Fate of Dinos’ skipper seems to be on thin ice this year
In the final year of his contract, Kim stood in the dug out on Wednesday and watched helplessly as his team fell to the Doosan Bears 8-1, being swept four to none by the champions in this year’s Korean Series.
The Dinos were essentially outplayed by the Bears back to front, but the most noteworthy was the Dinos’ slumping batters. The team’s batting quartet of Na Sung-bum, Eric Thames, Lee Ho-joon and Park Sok-min were originally thought to be the needed weapon in the head-to-head against the Bears.
The four, who together had a combined 115 home runs and 425 RBIs during the regular season, went almost entirely hitless on Wednesday, with foreign slugger Thames being the only one of the four to tally any hits. Thames cranked a solo homer in the ninth inning to give the only run the Dinos scored. The team’s batting swings were futile against the Bears’ starting pitchers, Dustin Nippert, Michael Bowden, Yoo Hee-kwan and Jang Won-jun, who managed to pitch into the sixth inning. All in all, the Dinos slugging quartet went 5-for-52 during the Korean Series.
“All the players and the coaching staff worked hard for this but things did not go as expected,” Kim said after the game on Wednesday. “I think the responsibility falls on me, but I am going to take another crack at it,” he quickly added, hinting at the possibility of extending his contract.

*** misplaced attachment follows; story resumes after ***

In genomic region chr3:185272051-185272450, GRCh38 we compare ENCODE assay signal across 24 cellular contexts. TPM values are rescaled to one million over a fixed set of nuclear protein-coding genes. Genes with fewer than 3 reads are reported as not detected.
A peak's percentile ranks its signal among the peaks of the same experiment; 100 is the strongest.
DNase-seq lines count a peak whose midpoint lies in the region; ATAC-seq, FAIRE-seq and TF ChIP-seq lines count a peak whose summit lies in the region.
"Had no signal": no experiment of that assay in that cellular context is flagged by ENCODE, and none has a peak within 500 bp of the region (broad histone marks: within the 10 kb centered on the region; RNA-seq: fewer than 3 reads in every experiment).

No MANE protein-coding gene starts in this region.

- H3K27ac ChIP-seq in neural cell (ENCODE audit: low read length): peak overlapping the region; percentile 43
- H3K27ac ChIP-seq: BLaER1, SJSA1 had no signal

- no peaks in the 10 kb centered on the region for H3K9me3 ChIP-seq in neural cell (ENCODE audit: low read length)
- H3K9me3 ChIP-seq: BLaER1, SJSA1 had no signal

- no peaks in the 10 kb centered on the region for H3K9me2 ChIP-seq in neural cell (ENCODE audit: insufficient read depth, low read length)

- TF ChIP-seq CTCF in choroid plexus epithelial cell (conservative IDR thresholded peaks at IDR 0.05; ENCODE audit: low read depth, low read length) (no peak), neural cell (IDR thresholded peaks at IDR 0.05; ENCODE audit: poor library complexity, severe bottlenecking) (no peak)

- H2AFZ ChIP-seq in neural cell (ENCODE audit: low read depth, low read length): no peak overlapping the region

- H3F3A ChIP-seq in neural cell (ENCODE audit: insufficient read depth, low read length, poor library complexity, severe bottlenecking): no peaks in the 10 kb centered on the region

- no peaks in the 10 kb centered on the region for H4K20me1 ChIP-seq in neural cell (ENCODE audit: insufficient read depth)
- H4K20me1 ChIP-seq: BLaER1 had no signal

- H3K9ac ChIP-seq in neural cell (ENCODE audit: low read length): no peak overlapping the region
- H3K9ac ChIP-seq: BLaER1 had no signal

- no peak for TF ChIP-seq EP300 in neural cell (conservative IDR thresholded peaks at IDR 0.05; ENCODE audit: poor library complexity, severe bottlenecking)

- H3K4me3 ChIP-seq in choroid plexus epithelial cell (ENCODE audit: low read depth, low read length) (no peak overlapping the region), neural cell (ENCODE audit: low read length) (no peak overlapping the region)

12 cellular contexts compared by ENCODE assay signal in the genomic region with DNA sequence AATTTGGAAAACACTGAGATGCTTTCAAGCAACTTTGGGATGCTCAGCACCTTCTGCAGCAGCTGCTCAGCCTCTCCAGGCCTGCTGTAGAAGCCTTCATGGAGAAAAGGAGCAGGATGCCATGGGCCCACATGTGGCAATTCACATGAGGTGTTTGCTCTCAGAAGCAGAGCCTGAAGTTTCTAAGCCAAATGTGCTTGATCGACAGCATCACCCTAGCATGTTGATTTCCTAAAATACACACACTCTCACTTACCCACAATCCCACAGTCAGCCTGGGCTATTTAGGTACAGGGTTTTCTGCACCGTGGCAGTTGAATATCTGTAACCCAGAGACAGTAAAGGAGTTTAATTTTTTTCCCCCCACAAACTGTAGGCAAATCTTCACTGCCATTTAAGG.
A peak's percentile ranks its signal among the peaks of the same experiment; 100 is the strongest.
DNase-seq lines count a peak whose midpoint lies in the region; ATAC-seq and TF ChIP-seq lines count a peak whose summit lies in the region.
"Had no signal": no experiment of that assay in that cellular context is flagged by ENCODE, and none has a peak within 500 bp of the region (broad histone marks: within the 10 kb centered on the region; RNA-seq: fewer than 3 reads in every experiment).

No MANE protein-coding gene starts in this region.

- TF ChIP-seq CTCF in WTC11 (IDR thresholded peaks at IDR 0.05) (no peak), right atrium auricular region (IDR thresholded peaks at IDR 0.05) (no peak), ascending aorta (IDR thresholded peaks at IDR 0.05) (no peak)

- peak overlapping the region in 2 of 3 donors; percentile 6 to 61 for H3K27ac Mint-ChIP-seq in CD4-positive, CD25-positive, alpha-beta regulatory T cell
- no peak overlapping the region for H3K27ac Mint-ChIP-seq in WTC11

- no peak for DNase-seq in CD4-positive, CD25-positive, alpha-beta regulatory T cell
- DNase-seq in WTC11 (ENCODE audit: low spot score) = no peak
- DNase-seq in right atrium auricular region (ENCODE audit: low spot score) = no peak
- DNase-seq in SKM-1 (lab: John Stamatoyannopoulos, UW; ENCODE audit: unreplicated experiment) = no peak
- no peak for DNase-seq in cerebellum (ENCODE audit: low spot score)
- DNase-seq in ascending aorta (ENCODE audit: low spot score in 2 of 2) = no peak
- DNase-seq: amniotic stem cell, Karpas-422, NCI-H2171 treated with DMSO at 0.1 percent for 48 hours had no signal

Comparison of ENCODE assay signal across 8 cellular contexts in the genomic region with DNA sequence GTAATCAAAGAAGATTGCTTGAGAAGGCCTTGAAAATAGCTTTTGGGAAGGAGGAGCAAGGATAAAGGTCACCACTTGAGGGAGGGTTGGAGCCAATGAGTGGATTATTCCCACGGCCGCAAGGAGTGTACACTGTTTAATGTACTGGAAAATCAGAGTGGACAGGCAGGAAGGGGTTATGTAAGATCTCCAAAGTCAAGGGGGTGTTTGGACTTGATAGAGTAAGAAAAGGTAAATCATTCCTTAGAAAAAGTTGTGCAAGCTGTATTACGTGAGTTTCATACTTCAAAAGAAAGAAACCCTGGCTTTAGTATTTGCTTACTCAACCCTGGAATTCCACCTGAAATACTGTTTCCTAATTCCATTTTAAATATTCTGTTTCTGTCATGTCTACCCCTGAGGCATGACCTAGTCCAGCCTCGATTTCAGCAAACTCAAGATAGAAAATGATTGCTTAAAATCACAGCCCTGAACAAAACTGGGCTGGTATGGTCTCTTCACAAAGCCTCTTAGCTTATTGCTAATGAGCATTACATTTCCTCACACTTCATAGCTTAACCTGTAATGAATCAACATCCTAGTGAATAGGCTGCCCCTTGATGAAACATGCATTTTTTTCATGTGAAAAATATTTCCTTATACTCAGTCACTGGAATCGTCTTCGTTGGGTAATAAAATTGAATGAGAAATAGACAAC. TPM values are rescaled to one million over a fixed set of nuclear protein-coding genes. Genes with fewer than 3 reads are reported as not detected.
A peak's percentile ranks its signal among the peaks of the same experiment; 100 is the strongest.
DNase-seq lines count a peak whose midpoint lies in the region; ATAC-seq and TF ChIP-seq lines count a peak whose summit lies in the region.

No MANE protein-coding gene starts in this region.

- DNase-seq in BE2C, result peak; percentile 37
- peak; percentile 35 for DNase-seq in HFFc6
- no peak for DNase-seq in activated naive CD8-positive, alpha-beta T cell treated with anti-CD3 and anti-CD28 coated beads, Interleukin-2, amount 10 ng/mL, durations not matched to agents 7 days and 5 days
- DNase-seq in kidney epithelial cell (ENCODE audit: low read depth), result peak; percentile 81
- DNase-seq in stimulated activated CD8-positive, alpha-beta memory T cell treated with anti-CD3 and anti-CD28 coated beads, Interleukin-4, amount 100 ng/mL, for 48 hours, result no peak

Kim assumed his current managerial post in 2011 as an inaugurating member, coming to the helm of the newly established Dinos.
Kim and the Dinos extended his contract in January 2014 for three years, which means the 2016 season is his last one under the current contract. The Dinos did not renew their contract with the skipper during the season, unlike the past when they went ahead with renewal well before its expiration. Rumors that the renewal will fall began to spread, although nothing has been determined yet.
The season was rife with unfortunate events for the manager. Dinos pitcher, Lee Tae-yang, was charged with game-rigging while another pitcher, Lee Jae-hak, is also under investigation for similar allegations.
Some insiders say the DUI of foreign slugger Thames may suggest possible discord between the club and the manager. After Thames was caught driving under the influence, the Dinos kept the skipper in the dark for five days. Bae Seok-hyeon, general manager of the Dinos, explained, “So many unfortunate events took place in a short span of time so we decided to not to tell Kim about this.”
“I think I may have to take responsibility for the event,” Kim later said, hinting at his possible resignation. “I apologize.”
Later, the Dinos explained that there is no disharmony between the manager and his team, but some still remain skeptical.
Regardless of his future, the loss at this year’s Korean Series has further dented Kim’s managerial career.
Kim previously watched over the Bears from 2004 to 2011, leading them to the Korean Series in 2005, 2007 and 2008, only to come up short and finish as runners-up every time. “Finishing second isn’t bad,” Kim said before the onset of the Korean Series, “but it’s still painful.”
BY BAE JUNG-HYUNE, CHOI HYUNG-JO [firstname.lastname@example.org]